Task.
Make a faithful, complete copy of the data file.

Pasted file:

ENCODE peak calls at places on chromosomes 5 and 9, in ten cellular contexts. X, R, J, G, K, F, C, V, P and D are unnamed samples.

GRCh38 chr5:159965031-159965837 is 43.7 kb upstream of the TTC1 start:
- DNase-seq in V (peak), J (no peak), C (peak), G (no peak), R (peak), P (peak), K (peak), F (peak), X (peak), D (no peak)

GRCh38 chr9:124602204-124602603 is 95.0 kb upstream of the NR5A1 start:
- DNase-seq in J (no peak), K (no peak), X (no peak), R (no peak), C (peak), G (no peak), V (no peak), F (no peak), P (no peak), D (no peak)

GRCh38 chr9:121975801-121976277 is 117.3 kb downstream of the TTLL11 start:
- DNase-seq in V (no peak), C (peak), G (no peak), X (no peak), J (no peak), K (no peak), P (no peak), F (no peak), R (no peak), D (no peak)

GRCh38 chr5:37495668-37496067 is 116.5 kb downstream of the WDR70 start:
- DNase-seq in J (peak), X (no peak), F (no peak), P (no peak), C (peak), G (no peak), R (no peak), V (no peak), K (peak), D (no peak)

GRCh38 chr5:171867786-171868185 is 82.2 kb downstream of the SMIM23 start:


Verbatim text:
ENCODE peak calls at places on chromosomes 5 and 9, in ten cellular contexts. X, R, J, G, K, F, C, V, P and D are unnamed samples.

GRCh38 chr5:159965031-159965837 is 43.7 kb upstream of the TTC1 start:
- DNase-seq in V (peak), J (no peak), C (peak), G (no peak), R (peak), P (peak), K (peak), F (peak), X (peak), D (no peak)

GRCh38 chr9:124602204-124602603 is 95.0 kb upstream of the NR5A1 start:
- DNase-seq in J (no peak), K (no peak), X (no peak), R (no peak), C (peak), G (no peak), V (no peak), F (no peak), P (no peak), D (no peak)

GRCh38 chr9:121975801-121976277 is 117.3 kb downstream of the TTLL11 start:
- DNase-seq in V (no peak), C (peak), G (no peak), X (no peak), J (no peak), K (no peak), P (no peak), F (no peak), R (no peak), D (no peak)

GRCh38 chr5:37495668-37496067 is 116.5 kb downstream of the WDR70 start:
- DNase-seq in J (peak), X (no peak), F (no peak), P (no peak), C (peak), G (no peak), R (no peak), V (no peak), K (peak), D (no peak)

GRCh38 chr5:171867786-171868185 is 82.2 kb downstream of the SMIM23 start: